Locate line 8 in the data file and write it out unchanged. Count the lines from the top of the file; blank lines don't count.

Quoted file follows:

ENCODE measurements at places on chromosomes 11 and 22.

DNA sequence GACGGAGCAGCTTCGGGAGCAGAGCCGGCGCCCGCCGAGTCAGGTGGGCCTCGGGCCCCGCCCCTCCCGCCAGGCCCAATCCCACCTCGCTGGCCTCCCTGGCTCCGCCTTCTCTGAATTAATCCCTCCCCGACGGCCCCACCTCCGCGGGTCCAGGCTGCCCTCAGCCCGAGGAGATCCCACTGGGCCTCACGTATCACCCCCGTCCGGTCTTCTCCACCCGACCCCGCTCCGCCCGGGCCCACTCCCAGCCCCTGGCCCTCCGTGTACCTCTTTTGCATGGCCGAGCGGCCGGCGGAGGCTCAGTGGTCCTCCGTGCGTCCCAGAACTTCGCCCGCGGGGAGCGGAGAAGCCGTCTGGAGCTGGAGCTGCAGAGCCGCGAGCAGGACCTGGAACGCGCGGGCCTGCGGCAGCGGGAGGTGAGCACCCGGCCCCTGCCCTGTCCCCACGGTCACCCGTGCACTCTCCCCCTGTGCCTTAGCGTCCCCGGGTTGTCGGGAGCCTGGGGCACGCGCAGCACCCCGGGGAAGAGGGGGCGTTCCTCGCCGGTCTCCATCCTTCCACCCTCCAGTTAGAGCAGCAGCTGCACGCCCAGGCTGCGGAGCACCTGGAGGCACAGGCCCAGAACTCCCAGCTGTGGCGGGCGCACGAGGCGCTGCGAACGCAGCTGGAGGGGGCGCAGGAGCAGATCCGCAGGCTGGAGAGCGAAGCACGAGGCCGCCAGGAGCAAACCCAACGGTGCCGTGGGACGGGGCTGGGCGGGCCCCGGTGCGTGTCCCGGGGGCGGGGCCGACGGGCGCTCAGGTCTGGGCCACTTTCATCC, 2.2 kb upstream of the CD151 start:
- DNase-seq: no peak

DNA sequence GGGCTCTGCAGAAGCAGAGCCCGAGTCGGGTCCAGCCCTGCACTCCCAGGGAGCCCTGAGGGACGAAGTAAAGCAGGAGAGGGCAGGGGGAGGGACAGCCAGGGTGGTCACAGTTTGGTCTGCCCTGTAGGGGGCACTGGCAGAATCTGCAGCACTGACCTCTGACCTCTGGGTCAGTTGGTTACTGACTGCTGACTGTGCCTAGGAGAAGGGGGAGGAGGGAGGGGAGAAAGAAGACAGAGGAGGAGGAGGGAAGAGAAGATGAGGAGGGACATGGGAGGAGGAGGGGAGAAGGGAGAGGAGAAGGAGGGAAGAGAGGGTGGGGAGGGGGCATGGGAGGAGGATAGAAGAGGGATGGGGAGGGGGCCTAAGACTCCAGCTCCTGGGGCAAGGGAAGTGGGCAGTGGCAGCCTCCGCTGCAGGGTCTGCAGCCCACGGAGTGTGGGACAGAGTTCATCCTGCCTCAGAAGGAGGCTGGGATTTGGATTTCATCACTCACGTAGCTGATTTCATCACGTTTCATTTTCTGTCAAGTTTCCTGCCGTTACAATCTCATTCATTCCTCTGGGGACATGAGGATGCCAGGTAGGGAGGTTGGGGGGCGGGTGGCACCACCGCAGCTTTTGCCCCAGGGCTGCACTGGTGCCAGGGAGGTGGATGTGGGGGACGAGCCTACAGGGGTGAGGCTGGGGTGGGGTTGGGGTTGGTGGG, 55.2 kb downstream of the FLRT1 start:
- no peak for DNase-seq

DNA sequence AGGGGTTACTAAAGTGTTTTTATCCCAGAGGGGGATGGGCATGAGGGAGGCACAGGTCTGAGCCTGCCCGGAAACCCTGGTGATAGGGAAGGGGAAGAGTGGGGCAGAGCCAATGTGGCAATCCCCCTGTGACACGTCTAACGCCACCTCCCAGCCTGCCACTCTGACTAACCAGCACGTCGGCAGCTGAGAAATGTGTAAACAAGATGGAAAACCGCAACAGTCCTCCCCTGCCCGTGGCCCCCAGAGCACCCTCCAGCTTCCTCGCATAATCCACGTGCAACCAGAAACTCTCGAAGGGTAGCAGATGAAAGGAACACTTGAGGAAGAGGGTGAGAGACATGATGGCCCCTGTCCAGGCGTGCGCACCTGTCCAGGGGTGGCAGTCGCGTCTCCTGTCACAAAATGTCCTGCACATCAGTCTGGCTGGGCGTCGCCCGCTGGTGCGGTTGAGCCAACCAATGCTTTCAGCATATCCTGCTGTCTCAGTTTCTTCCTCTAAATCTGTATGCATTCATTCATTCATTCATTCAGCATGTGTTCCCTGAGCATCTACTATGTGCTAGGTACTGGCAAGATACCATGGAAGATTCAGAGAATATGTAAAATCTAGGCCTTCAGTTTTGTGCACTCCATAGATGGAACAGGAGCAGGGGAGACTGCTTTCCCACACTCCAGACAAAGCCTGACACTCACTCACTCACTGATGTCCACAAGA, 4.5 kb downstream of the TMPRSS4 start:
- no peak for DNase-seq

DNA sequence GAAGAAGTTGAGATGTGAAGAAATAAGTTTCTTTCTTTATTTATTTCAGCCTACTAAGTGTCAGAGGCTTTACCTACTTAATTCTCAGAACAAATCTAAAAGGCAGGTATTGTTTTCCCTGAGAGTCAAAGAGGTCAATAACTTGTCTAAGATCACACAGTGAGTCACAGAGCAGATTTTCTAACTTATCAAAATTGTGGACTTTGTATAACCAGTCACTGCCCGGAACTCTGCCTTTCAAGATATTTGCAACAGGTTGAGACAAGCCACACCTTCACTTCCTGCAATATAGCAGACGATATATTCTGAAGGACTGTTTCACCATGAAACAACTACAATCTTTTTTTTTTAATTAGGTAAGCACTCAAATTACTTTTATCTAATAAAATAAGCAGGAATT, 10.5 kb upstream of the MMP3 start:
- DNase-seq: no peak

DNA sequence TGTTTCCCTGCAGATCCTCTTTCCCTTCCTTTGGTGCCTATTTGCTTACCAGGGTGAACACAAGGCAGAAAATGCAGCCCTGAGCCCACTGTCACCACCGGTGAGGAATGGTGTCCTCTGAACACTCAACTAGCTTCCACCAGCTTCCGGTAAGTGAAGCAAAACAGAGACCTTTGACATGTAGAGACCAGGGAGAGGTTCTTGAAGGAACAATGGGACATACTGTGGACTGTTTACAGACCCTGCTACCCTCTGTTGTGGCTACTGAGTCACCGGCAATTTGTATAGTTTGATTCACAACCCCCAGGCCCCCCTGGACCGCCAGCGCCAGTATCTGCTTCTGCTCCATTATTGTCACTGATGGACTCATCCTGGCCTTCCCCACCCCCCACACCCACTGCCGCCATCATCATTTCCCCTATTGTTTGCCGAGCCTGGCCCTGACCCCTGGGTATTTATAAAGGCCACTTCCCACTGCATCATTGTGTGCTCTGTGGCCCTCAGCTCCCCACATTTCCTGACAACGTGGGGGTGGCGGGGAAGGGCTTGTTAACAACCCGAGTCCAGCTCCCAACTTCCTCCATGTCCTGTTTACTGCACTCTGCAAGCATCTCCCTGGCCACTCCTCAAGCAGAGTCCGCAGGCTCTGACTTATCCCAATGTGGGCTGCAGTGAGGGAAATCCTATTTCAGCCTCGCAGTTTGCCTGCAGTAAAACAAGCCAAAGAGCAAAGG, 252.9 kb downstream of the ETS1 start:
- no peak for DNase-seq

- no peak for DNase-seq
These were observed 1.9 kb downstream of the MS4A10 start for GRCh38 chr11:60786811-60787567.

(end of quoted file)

DNA sequence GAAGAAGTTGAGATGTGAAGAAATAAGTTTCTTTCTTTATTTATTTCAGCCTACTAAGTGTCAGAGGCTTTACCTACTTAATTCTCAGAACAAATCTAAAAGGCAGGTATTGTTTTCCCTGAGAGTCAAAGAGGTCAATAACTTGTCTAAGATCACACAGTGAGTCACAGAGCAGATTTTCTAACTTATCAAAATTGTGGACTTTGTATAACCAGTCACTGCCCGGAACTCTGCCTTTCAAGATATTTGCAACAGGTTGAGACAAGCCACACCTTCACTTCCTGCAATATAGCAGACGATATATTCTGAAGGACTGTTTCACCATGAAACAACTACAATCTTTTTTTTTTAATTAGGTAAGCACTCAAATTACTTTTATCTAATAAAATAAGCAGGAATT, 10.5 kb upstream of the MMP3 start: